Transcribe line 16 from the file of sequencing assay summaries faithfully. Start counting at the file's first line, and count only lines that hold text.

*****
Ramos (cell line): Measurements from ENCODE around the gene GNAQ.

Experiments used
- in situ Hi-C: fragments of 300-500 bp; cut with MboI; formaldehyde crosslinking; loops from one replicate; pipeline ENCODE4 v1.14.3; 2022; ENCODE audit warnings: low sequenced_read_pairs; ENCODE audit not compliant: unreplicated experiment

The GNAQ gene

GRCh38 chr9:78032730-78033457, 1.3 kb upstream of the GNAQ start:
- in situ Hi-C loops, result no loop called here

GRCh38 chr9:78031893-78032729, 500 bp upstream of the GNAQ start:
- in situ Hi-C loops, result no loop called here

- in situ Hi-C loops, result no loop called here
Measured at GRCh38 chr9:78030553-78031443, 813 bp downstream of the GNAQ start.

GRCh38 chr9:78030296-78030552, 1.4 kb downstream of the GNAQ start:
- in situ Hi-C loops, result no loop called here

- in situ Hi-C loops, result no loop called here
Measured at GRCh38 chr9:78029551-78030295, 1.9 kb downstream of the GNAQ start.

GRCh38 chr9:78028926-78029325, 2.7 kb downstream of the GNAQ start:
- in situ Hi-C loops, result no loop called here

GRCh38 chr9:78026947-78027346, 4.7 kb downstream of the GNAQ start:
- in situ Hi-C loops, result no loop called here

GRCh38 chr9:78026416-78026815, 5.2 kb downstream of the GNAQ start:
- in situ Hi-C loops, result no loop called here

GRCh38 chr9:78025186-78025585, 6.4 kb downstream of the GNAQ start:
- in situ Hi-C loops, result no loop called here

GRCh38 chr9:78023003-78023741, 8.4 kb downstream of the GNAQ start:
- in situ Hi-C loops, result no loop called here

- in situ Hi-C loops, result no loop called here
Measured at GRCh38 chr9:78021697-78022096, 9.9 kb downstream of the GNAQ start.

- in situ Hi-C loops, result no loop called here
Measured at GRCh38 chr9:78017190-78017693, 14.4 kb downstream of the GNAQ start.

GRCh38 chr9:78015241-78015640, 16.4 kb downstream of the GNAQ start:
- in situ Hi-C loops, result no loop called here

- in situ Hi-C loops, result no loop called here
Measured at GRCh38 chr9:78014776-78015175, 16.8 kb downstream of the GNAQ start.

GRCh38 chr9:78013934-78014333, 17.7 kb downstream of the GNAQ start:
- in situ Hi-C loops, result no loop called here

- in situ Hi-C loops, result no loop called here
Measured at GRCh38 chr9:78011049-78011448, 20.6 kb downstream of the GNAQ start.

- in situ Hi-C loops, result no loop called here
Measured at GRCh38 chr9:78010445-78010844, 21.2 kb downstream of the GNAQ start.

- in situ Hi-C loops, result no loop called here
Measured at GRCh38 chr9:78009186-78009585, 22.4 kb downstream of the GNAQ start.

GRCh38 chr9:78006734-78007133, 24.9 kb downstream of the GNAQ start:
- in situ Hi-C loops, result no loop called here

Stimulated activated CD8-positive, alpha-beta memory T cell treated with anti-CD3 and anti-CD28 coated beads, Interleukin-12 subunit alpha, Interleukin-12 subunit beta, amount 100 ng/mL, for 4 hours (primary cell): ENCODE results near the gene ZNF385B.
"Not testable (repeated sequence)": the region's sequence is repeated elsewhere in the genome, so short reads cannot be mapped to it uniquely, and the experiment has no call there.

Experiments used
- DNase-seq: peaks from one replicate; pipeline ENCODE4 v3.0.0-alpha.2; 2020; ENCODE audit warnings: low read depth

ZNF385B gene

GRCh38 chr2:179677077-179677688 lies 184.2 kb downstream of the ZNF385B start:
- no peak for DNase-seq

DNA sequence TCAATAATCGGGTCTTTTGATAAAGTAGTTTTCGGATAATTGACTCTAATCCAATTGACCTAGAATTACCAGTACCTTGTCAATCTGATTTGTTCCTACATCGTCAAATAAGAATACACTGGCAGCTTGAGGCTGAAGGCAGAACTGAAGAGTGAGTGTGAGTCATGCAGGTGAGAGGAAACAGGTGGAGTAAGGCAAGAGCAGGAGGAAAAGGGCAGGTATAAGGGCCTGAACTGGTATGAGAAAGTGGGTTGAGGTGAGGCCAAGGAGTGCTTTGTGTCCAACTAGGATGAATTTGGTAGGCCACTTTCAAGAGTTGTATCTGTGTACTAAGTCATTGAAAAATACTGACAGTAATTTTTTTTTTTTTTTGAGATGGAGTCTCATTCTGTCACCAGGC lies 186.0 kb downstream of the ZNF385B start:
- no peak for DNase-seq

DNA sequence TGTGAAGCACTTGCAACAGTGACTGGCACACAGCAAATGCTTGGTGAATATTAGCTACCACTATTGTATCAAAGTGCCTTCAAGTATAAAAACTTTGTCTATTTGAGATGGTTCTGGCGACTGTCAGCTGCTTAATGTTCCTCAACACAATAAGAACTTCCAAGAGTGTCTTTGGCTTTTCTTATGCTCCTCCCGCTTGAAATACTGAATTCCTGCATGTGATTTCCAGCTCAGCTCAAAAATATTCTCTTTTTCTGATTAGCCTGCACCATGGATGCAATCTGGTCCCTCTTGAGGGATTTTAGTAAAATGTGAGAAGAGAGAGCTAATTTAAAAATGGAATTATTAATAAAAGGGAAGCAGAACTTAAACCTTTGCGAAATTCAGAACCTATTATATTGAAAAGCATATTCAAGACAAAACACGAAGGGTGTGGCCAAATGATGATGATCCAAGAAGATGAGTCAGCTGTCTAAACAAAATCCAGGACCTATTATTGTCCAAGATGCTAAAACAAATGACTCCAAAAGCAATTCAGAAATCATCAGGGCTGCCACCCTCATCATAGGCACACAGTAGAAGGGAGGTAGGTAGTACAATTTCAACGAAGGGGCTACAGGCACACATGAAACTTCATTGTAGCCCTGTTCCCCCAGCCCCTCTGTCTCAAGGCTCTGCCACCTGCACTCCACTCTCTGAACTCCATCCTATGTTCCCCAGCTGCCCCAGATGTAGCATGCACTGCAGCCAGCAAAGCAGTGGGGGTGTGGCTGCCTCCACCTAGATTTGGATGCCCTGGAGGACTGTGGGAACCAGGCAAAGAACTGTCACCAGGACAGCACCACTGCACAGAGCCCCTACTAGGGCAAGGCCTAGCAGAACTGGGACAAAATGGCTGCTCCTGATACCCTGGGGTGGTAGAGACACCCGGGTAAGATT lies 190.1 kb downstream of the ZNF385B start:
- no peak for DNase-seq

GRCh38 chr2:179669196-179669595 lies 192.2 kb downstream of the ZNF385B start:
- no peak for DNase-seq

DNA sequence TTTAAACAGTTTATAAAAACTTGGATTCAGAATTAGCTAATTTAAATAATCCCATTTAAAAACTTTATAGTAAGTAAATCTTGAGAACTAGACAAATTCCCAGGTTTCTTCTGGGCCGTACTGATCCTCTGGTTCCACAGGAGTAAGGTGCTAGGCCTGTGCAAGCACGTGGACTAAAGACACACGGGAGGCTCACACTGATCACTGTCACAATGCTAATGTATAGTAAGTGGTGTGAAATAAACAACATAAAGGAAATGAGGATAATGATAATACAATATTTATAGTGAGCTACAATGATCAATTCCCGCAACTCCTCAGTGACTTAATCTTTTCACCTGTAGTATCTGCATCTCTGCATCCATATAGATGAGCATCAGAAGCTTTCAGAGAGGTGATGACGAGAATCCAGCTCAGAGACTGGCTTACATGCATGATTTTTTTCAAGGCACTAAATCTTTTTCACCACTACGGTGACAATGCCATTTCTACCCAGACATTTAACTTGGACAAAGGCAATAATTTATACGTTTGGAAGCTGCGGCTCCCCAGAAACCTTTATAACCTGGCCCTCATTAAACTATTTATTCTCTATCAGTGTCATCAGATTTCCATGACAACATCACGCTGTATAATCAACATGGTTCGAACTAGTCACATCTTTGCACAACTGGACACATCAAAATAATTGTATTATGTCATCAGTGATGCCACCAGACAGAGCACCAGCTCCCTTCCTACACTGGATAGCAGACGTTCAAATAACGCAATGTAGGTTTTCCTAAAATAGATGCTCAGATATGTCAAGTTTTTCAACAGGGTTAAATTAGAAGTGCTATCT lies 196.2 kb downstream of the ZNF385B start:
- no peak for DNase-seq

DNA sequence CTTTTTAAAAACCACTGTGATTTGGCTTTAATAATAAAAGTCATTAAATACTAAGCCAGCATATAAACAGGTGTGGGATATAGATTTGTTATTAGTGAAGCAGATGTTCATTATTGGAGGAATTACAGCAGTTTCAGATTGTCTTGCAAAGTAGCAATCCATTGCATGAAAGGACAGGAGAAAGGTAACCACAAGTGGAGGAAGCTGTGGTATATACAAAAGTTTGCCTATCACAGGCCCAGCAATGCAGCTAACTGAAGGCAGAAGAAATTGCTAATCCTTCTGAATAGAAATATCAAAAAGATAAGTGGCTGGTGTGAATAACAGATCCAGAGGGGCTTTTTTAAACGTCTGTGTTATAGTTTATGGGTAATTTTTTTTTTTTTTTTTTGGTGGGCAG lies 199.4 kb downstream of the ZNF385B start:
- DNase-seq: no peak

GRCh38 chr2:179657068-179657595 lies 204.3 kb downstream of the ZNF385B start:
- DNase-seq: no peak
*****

- in situ Hi-C loops, result no loop called here